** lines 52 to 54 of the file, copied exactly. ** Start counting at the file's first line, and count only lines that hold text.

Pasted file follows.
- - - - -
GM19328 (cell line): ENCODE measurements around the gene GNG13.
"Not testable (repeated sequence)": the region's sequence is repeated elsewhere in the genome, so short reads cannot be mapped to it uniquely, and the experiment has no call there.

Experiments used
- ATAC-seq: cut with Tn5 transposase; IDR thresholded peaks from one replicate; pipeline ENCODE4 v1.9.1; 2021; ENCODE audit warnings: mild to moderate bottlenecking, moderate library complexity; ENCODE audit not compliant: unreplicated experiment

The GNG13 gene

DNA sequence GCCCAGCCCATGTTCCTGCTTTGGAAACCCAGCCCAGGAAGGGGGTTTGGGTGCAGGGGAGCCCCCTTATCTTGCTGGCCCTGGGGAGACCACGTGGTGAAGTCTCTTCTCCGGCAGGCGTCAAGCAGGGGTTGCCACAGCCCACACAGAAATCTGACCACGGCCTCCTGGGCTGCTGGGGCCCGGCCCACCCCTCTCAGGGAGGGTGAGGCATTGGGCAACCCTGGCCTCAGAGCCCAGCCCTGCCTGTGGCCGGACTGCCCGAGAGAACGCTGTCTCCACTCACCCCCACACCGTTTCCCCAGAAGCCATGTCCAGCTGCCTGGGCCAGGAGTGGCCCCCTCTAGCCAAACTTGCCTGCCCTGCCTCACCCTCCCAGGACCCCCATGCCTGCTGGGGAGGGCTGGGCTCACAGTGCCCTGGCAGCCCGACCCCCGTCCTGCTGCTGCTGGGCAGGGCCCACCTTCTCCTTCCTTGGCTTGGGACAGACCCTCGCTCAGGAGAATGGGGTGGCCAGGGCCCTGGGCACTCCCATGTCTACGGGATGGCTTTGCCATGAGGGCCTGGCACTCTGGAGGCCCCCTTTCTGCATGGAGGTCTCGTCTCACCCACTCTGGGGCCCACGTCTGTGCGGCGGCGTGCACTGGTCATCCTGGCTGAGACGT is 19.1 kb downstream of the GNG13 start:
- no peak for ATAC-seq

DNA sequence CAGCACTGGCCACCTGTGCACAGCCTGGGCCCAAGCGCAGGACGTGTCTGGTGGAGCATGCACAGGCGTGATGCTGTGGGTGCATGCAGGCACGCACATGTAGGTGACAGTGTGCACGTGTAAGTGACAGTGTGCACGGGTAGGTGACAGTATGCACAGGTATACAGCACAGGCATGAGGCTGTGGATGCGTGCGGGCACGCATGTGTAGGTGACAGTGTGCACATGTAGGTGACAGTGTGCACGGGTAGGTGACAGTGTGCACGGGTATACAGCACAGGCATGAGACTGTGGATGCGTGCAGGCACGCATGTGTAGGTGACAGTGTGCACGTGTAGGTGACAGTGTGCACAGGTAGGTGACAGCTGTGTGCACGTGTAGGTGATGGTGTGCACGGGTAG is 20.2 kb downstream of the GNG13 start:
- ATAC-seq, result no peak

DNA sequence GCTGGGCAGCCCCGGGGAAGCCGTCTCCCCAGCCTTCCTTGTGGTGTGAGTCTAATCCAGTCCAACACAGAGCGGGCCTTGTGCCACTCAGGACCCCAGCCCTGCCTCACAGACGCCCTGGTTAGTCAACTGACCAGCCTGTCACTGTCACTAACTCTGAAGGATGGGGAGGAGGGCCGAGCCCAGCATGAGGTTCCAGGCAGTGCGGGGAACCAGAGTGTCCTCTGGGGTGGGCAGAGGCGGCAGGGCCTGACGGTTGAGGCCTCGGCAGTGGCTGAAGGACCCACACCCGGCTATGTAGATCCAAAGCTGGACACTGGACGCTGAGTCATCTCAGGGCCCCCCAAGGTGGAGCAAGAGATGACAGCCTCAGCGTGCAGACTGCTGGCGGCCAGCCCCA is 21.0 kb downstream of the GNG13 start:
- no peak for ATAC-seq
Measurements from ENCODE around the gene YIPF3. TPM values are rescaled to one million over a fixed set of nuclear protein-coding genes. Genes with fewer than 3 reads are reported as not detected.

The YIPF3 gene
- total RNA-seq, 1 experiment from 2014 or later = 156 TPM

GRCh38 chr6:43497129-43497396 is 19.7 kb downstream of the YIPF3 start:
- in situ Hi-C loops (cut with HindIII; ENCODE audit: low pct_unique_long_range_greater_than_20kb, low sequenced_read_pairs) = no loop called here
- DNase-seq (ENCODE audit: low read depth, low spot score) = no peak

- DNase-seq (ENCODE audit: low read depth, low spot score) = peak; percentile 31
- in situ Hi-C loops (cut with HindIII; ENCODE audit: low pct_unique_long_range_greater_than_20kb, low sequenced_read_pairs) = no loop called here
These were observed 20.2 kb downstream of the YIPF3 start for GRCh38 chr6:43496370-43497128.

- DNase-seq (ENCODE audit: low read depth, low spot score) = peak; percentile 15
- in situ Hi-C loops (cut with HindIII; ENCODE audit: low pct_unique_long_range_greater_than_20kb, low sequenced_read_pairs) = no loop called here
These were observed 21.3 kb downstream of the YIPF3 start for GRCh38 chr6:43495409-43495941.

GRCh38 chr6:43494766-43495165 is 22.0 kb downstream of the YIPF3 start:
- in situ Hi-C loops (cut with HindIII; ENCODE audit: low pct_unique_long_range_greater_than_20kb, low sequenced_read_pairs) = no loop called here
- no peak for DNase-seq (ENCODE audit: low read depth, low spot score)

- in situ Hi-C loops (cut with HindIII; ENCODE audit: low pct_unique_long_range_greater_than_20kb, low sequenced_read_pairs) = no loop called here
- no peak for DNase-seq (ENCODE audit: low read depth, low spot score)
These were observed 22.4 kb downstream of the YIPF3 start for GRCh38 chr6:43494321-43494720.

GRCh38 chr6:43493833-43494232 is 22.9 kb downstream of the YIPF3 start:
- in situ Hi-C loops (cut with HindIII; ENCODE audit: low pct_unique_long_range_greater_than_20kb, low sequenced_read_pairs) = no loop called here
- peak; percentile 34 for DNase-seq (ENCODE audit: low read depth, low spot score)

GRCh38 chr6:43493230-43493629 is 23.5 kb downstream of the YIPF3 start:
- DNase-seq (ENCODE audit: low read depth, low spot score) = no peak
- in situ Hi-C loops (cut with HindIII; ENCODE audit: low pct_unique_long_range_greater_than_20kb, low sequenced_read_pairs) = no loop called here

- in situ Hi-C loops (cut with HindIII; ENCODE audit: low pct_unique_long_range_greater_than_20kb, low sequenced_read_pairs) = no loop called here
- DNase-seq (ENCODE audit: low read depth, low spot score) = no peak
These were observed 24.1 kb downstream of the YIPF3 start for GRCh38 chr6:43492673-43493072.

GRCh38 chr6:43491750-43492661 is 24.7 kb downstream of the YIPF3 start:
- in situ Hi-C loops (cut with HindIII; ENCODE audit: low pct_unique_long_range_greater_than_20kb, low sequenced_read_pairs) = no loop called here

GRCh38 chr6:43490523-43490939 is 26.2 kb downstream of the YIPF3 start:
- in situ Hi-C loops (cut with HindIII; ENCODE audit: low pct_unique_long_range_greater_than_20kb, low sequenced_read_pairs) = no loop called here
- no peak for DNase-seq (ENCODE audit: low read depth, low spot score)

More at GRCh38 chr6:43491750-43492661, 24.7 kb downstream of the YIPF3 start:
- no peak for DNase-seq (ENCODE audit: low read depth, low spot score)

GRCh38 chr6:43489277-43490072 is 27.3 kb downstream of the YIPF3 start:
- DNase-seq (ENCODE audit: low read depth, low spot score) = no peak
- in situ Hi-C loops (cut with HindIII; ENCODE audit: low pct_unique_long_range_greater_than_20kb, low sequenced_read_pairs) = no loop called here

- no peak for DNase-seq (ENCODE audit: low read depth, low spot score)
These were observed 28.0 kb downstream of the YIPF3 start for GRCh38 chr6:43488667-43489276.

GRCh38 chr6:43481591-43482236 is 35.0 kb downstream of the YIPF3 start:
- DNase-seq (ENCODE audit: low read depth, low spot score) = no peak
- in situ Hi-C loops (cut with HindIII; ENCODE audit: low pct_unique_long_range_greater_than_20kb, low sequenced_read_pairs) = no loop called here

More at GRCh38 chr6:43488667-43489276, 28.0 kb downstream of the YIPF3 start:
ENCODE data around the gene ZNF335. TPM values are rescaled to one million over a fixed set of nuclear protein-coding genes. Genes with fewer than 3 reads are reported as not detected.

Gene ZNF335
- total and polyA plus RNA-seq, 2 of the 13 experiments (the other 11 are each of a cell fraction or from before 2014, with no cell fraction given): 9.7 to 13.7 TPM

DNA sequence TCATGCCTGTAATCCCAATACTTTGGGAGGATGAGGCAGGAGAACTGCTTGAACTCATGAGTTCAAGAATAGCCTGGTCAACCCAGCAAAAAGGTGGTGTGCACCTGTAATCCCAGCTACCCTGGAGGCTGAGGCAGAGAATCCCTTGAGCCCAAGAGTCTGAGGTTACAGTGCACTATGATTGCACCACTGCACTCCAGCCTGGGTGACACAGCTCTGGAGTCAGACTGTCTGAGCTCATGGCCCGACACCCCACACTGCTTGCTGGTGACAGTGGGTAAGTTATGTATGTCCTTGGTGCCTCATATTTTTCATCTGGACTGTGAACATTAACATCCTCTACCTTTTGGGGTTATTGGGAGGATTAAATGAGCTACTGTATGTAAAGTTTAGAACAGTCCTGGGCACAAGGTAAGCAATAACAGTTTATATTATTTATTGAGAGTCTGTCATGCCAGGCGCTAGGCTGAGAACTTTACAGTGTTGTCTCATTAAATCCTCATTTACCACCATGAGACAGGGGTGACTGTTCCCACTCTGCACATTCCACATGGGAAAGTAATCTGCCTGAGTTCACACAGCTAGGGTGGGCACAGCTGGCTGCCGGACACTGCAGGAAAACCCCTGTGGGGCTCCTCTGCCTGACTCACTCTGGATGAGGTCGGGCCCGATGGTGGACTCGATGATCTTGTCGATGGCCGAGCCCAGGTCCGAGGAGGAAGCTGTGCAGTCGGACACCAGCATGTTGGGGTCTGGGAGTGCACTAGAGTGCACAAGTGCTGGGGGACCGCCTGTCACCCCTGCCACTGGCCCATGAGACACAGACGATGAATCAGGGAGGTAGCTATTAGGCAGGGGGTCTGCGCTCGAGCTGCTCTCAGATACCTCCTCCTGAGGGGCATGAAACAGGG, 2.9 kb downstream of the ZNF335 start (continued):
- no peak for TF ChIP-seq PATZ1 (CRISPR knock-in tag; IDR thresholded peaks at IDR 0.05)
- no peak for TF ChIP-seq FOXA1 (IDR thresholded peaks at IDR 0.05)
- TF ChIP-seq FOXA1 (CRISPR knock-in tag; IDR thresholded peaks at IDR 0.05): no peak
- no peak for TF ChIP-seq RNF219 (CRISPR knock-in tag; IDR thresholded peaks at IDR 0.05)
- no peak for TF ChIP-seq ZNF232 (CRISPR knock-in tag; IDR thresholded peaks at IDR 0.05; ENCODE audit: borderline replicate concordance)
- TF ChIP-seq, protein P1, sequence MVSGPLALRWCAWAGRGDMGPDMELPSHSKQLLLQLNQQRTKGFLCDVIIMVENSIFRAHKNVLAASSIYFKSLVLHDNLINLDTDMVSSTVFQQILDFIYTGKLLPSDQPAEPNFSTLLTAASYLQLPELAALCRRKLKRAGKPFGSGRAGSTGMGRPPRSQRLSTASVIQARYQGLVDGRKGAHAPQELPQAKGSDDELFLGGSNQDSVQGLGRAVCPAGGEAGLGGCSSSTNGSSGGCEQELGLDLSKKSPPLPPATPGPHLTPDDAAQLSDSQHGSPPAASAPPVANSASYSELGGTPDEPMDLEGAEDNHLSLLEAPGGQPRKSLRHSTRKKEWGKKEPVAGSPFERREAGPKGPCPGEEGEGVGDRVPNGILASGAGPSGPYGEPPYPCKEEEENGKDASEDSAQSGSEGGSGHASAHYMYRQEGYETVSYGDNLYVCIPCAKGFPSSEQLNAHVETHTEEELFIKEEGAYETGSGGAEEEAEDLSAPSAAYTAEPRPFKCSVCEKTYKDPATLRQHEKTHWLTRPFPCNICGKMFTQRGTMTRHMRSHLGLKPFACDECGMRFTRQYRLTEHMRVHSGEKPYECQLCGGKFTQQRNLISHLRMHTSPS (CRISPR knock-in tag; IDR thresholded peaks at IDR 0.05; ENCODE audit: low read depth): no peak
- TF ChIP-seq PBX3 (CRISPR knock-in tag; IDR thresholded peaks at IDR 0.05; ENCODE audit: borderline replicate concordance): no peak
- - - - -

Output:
- DNase-seq (ENCODE audit: low read depth, low spot score) = no peak
- in situ Hi-C loops (cut with HindIII; ENCODE audit: low pct_unique_long_range_greater_than_20kb, low sequenced_read_pairs) = no loop called here

More at GRCh38 chr6:43488667-43489276, 28.0 kb downstream of the YIPF3 start: